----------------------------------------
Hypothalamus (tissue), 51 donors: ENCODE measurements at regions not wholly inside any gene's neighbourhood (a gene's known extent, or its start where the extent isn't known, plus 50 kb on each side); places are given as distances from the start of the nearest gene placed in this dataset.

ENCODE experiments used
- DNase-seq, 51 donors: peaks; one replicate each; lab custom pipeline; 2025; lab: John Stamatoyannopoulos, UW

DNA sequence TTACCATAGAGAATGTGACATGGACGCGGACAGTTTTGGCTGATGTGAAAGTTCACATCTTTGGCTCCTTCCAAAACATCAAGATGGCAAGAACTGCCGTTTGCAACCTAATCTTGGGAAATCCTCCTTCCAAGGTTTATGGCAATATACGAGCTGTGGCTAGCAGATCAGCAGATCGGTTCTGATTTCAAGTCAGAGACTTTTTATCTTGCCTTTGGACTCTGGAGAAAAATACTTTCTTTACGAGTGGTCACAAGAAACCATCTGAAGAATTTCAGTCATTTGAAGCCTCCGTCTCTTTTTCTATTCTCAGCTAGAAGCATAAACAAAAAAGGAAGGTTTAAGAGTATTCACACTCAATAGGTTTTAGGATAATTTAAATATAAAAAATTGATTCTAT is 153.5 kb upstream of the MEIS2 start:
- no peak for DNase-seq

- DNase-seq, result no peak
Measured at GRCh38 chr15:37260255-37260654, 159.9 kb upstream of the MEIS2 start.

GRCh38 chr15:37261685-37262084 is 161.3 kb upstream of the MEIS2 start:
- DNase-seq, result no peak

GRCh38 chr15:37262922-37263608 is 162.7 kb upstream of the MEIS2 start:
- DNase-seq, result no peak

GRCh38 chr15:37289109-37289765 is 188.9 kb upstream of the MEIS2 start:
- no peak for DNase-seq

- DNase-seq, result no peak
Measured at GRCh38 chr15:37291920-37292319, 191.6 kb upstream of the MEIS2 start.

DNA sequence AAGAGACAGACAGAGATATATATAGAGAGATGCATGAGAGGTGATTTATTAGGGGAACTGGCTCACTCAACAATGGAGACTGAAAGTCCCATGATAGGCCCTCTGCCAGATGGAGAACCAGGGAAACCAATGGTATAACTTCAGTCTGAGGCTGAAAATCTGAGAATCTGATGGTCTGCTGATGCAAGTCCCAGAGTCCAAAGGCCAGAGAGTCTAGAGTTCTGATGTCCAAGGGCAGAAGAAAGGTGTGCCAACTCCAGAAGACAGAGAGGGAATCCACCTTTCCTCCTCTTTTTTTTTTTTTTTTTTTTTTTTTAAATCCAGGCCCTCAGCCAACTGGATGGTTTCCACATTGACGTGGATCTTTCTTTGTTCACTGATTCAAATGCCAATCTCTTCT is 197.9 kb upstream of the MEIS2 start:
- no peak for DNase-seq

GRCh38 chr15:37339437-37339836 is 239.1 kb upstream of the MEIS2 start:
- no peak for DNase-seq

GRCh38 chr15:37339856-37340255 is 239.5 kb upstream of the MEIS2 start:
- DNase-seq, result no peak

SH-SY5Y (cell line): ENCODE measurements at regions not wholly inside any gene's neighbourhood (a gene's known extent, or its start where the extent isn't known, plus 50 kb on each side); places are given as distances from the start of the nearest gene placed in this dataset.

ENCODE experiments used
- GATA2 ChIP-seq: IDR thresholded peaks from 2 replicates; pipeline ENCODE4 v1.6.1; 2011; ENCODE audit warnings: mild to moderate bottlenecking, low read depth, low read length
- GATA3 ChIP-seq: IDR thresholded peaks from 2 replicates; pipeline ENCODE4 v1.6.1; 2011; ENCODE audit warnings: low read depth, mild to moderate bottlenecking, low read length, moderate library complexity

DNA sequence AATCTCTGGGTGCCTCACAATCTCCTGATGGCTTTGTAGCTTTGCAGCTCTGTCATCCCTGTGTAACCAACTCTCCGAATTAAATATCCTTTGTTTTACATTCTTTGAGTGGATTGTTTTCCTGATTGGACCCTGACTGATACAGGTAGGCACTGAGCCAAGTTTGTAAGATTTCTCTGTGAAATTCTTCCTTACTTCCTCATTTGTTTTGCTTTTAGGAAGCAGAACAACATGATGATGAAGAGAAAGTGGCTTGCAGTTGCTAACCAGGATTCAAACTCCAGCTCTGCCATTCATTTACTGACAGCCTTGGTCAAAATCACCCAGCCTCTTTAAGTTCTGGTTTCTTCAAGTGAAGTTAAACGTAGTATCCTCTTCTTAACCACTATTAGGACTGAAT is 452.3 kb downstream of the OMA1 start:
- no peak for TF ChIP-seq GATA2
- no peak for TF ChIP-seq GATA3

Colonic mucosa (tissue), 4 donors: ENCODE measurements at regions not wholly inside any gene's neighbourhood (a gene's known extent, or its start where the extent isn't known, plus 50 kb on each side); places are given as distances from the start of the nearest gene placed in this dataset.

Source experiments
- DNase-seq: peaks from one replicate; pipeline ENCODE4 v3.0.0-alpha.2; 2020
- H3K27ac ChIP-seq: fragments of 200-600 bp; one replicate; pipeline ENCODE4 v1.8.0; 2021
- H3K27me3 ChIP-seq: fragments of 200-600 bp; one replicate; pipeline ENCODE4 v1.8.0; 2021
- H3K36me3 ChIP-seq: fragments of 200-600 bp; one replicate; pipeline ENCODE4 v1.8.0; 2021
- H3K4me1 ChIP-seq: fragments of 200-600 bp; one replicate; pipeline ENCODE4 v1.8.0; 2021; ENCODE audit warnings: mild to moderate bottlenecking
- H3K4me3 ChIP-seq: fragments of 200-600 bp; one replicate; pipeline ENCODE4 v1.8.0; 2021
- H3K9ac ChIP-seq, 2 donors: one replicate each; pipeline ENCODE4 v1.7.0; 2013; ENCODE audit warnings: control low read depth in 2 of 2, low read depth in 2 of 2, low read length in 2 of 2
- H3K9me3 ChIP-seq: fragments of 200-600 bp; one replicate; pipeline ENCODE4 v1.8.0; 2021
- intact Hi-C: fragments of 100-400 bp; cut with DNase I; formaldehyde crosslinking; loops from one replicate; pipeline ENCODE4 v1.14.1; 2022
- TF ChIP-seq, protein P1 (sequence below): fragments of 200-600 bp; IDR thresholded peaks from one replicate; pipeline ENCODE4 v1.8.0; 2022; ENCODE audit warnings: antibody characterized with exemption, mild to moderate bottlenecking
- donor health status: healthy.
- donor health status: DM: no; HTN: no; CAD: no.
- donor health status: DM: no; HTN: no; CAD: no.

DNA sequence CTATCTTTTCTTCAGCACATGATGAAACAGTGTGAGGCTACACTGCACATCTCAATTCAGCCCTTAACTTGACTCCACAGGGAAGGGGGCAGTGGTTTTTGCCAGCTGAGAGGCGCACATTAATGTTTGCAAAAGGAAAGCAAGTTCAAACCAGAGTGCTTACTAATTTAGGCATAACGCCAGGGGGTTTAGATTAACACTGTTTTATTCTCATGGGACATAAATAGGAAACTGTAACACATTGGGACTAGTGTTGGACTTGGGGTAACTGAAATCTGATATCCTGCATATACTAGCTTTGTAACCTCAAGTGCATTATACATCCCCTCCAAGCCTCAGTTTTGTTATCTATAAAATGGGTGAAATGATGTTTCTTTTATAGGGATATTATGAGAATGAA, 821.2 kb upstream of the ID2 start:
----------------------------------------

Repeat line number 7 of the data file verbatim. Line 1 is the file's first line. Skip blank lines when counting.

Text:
Measured at GRCh38 chr15:37260255-37260654, 159.9 kb upstream of the MEIS2 start.